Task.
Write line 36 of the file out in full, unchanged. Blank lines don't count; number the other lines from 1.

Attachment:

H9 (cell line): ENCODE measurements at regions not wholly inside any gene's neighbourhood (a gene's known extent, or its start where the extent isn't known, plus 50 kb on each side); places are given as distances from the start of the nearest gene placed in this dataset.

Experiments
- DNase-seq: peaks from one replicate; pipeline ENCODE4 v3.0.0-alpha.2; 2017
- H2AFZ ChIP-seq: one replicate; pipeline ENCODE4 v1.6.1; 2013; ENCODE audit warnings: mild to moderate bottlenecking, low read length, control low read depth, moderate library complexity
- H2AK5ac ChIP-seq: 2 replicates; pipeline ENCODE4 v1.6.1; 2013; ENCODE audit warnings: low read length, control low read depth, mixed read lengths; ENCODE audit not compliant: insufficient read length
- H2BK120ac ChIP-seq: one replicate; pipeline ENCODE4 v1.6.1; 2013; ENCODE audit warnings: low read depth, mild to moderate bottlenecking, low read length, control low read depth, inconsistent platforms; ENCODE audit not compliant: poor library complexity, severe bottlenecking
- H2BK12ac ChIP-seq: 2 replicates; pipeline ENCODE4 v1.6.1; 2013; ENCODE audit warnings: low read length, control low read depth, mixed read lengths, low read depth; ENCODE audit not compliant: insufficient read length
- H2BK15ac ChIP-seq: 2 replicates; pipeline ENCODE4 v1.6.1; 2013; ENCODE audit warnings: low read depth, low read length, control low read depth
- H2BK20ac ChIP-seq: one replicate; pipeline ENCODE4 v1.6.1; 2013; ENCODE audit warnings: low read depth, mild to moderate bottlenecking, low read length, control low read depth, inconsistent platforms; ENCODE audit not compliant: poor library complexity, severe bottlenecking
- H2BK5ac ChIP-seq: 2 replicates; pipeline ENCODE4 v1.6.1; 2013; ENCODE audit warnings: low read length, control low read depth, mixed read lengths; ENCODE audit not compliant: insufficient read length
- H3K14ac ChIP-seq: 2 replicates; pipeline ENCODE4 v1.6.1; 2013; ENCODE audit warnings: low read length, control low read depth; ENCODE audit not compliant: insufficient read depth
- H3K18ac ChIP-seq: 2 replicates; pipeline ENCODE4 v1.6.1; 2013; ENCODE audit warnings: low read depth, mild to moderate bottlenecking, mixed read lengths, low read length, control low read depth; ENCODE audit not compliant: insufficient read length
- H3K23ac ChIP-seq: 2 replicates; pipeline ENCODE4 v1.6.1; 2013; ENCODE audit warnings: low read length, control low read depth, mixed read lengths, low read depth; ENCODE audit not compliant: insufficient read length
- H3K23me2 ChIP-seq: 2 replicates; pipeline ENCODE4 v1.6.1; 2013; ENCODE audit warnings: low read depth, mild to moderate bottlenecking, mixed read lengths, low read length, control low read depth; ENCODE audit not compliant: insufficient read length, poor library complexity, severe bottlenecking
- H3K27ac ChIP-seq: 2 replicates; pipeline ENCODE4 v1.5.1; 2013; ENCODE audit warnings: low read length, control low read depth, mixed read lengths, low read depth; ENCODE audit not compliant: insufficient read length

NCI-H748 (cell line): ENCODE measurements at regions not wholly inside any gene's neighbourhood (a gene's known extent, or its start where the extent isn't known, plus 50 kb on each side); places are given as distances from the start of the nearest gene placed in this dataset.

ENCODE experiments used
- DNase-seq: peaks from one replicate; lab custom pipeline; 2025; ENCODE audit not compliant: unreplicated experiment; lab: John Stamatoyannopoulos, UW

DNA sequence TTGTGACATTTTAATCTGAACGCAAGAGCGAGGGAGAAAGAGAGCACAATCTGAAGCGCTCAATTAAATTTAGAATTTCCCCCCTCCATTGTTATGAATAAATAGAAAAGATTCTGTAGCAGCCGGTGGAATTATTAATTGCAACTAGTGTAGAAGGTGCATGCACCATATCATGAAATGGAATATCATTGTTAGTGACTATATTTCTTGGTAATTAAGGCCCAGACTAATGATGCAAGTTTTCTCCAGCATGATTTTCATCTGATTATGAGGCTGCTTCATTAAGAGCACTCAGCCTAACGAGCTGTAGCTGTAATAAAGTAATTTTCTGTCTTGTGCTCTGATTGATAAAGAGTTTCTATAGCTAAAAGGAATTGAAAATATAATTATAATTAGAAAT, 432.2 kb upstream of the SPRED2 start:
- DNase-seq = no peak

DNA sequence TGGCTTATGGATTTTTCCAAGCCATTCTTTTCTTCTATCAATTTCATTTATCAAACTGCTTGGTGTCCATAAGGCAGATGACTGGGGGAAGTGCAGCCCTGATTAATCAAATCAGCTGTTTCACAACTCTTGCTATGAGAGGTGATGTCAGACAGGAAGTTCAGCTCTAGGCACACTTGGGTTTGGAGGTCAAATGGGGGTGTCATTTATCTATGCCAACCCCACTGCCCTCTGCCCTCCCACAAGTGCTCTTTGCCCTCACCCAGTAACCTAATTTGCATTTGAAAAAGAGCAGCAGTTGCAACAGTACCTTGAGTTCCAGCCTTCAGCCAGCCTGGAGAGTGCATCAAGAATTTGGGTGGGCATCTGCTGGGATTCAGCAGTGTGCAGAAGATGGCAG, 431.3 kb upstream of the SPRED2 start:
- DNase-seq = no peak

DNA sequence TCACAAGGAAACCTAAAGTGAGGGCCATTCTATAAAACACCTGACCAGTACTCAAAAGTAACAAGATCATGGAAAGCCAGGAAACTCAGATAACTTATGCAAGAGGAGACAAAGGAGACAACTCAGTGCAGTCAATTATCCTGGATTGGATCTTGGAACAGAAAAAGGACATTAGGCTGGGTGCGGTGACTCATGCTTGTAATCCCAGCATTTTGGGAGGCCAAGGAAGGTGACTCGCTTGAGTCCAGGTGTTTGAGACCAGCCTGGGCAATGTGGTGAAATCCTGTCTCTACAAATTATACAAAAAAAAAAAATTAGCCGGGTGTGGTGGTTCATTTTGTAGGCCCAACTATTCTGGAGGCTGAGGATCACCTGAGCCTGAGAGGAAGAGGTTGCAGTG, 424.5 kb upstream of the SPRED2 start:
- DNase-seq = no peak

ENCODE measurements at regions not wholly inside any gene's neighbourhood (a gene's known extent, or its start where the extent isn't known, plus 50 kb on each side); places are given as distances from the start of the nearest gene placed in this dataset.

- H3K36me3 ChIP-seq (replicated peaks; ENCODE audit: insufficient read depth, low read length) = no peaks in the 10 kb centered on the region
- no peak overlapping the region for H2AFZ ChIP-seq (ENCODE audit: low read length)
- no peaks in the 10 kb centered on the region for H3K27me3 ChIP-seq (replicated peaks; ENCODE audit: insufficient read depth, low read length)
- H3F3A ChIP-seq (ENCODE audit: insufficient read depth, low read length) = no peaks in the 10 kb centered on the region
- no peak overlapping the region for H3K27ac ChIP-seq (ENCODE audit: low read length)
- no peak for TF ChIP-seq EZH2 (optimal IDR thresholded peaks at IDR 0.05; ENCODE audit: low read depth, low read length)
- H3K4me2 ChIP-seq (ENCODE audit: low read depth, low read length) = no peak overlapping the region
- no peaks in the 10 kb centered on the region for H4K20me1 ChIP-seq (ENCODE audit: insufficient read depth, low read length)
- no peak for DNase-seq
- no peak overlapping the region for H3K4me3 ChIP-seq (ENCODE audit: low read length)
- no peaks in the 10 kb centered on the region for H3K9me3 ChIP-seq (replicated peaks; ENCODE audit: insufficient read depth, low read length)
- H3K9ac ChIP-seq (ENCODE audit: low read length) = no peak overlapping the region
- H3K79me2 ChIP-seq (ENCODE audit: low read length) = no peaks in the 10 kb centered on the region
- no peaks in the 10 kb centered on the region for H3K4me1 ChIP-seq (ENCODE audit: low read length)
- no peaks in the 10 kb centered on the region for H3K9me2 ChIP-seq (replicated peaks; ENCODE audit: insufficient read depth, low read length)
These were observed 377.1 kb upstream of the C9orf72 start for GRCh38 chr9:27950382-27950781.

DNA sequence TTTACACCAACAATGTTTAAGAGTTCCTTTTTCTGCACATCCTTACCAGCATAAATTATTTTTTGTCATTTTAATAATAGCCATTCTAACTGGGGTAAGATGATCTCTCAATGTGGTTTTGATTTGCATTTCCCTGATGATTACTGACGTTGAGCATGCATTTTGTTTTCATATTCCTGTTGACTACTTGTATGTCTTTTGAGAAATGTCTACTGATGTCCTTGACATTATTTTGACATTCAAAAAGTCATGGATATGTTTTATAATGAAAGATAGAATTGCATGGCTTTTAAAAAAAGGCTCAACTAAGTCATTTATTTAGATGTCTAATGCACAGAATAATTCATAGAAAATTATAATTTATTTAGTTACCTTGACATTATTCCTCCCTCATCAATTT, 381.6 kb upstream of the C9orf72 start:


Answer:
- no peaks in the 10 kb centered on the region for H3K9me3 ChIP-seq (replicated peaks; ENCODE audit: insufficient read depth, low read length)